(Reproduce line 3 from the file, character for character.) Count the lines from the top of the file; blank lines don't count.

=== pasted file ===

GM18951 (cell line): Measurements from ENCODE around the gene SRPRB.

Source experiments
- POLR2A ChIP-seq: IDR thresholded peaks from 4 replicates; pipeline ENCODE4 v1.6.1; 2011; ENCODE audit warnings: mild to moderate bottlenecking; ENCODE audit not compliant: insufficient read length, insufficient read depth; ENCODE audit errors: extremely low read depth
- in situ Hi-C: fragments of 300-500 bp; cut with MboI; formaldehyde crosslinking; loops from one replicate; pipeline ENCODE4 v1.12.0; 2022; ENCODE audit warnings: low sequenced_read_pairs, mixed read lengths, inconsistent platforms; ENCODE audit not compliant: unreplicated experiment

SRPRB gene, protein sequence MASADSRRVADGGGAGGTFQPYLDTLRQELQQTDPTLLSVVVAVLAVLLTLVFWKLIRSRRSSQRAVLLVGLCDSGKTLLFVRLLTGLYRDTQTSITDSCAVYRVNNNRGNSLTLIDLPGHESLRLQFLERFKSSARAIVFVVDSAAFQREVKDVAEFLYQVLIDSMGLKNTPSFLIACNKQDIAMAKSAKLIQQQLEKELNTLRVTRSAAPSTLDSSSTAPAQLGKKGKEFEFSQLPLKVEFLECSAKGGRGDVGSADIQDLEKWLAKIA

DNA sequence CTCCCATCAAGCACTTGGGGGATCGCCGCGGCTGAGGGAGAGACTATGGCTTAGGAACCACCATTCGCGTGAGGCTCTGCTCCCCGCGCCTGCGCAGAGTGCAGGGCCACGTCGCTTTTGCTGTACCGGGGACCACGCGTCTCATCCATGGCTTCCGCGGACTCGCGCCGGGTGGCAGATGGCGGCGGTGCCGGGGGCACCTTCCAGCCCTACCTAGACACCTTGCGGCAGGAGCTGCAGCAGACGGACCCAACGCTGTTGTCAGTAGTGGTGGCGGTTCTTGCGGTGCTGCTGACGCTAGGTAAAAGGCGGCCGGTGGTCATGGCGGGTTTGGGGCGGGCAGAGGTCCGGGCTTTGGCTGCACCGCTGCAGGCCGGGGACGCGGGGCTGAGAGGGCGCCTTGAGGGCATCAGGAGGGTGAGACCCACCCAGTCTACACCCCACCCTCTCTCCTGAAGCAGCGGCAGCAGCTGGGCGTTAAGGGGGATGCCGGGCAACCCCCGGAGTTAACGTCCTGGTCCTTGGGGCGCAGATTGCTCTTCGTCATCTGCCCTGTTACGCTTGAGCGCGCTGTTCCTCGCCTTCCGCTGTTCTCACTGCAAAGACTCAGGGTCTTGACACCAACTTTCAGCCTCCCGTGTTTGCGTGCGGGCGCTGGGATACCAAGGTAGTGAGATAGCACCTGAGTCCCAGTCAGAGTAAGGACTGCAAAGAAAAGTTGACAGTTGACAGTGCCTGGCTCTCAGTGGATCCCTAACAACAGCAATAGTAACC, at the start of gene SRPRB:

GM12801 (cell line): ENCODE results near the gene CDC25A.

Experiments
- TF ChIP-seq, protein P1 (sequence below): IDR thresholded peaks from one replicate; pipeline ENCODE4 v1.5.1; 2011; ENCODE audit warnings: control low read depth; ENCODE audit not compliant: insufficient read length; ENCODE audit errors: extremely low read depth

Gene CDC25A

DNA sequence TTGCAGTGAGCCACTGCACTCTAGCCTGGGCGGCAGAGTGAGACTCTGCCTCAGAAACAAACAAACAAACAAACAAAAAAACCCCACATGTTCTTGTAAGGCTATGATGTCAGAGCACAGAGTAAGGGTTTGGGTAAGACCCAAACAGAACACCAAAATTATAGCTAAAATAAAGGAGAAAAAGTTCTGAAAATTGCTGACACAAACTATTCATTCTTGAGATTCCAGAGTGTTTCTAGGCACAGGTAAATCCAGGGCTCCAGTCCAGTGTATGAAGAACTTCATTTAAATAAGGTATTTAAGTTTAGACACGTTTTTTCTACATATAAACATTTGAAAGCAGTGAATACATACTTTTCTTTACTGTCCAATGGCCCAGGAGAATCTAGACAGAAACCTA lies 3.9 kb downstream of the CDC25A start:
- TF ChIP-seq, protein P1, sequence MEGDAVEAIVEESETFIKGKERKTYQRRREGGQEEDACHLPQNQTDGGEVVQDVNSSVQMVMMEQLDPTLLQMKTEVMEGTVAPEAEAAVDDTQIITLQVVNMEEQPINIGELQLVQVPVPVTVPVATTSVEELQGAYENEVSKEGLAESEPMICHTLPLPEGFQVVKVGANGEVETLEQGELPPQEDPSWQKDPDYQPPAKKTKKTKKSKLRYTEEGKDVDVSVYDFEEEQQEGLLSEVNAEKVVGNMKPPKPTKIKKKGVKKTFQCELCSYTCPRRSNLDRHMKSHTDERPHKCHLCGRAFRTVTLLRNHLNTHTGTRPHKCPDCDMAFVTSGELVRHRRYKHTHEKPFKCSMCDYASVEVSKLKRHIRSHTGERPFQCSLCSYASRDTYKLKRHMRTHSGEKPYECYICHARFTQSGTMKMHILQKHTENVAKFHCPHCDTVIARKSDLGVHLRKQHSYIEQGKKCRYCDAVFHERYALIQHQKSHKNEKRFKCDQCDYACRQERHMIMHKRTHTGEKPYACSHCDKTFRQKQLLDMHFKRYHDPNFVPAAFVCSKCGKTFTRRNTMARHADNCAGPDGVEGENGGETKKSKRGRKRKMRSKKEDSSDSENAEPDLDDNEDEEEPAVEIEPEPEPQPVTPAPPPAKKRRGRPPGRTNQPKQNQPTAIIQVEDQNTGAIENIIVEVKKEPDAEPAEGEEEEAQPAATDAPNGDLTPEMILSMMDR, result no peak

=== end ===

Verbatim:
- POLR2A ChIP-seq: IDR thresholded peaks from 4 replicates; pipeline ENCODE4 v1.6.1; 2011; ENCODE audit warnings: mild to moderate bottlenecking; ENCODE audit not compliant: insufficient read length, insufficient read depth; ENCODE audit errors: extremely low read depth